Railfan first aid kits might be the furthest thing from your mind when planning a train-themed outing. One, however, might be among the most important — if you have a minor injury or a mild medical reaction to something you come across in the field.
Trains.com exchanged questions via email with Robert W. Scott, Operations Chief for the West Thurston Region Fire Authority in Olympia, Washington, about first aid kits and how and when railfans should use them. Scott is also a noted rail photographer and Trains contributor.
Trains.com: When we go out on a railfan trip, most of us take our railfan gear: radios, cameras, maps, smartphone, snacks, and, hopefully, water. I’m not sure most of us take a first aid kit. Why should we?
Chief Scott: It’s always important to remember that railroads are not always in the most convenient places to handle scrapes and bruises. It’s always a good idea to have some basic first aid supplies at the ready in case you need them.
Trains.com: We’ll always include the basics: band aids, gauze, tape, aspirin, or acetaminophen. But should we be stocking up on certain kinds of these basics? Or will dollar store items be just fine?
Chief Scott: Most items can be found in a one-stop purchase of a commercial first aid kit. This type of kit will have 90% of the things you would need to handle most trackside boo-boos and owies. One thing that most people don’t think about is carrying sting sticks or those topical things you can apply after a bee sting. Those can really assist in providing some temporary relief while waiting for the next train.
Trains.com: Should a kit change depending on where you are going?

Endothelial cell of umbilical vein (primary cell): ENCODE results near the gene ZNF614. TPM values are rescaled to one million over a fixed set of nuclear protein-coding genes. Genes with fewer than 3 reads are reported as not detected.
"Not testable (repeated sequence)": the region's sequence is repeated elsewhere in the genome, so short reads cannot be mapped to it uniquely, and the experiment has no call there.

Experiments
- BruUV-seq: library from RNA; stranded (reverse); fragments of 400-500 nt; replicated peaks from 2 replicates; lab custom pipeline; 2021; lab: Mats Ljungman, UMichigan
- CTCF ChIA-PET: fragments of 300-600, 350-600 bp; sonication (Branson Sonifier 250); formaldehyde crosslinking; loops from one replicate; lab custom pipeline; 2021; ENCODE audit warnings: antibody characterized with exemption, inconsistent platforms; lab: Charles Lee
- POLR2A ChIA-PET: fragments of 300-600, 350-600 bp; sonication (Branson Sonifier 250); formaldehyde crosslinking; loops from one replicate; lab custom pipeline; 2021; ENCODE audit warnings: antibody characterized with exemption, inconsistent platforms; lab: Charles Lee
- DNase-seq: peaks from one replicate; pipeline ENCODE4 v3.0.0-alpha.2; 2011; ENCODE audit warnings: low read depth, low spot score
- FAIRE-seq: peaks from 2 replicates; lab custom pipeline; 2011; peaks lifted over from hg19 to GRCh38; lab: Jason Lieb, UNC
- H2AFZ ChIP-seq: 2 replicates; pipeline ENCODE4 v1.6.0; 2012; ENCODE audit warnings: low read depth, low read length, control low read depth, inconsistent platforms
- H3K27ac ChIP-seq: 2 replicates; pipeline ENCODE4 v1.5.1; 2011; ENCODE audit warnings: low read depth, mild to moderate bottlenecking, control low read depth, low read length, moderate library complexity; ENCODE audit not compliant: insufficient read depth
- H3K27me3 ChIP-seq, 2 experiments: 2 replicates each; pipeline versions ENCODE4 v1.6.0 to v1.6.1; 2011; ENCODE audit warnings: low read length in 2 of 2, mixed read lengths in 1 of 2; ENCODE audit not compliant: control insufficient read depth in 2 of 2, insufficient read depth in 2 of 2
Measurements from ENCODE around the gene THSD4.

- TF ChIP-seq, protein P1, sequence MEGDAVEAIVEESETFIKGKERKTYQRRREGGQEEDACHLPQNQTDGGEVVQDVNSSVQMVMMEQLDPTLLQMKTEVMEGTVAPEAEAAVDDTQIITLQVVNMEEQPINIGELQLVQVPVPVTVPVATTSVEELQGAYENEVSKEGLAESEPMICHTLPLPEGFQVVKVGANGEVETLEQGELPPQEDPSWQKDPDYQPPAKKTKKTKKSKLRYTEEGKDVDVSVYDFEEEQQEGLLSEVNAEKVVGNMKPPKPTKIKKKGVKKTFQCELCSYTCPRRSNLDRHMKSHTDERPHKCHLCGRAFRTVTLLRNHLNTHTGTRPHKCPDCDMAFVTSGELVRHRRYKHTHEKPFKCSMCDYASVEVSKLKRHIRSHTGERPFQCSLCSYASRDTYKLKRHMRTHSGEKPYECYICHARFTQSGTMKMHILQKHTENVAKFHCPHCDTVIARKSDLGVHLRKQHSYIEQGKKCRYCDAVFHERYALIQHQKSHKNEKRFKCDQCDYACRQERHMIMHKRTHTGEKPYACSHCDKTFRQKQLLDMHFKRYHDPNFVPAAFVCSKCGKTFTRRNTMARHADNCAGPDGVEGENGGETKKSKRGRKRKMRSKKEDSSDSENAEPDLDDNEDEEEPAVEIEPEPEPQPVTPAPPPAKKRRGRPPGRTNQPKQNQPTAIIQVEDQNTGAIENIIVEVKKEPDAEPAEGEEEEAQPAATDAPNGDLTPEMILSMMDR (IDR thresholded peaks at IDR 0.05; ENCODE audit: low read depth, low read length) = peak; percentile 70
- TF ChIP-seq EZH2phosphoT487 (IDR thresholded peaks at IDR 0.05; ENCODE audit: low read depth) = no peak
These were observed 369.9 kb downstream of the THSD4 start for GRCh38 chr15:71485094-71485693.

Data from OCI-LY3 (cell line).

Chief Scott: Most first aid kits are generally universal. It’s the secondary items you really need to have with you that are dependent upon where you are going. Warmer climate, you should always carry plenty of water with you at all times, no matter how long you decide you may be out. A flat tire at the end of a forest service road or BLM land could make a quick 45-minute trip into a multihour ordeal. If you run into any issues, you need to be prepared for them.
Trains.com: Do you recommend railfans getting first aid training? If so, are there any national organizations you recommend?
Chief Scott: Red Cross has first aid training available as well as other groups. Learning basic first aid will go far to not only assist you, but in case of an emergency, you can be an integral part of a team that could provide first-on-scene care as well.
Trains.com: Certain outdoor companies sell more serious gear like DIY suture kits, tourniquets, and “trauma” gear. Is that ever appropriate for the railfan to carry?
Chief Scott: Usually, anything that requires more substantial medical intervention should be done by medical professionals. Most of these [kits] are geared toward the ultra-prepared, but provide little guidance. Its best to let the folks in urgent care of the hospital emergency department deal with those situations.
Trains.com: Maybe the best question: What items should EVERY railfan have in their first aid kit before hitting the road?
Chief Scott: Instant-cold ice packs are always a good idea to carry in your kit. They can be used for swelling reduction as well as cooling if you get overheated. Also, a topical that can assist in stopping itching from contact with noxious or poisonous plants such as poison ivy, sumac, or poison oak.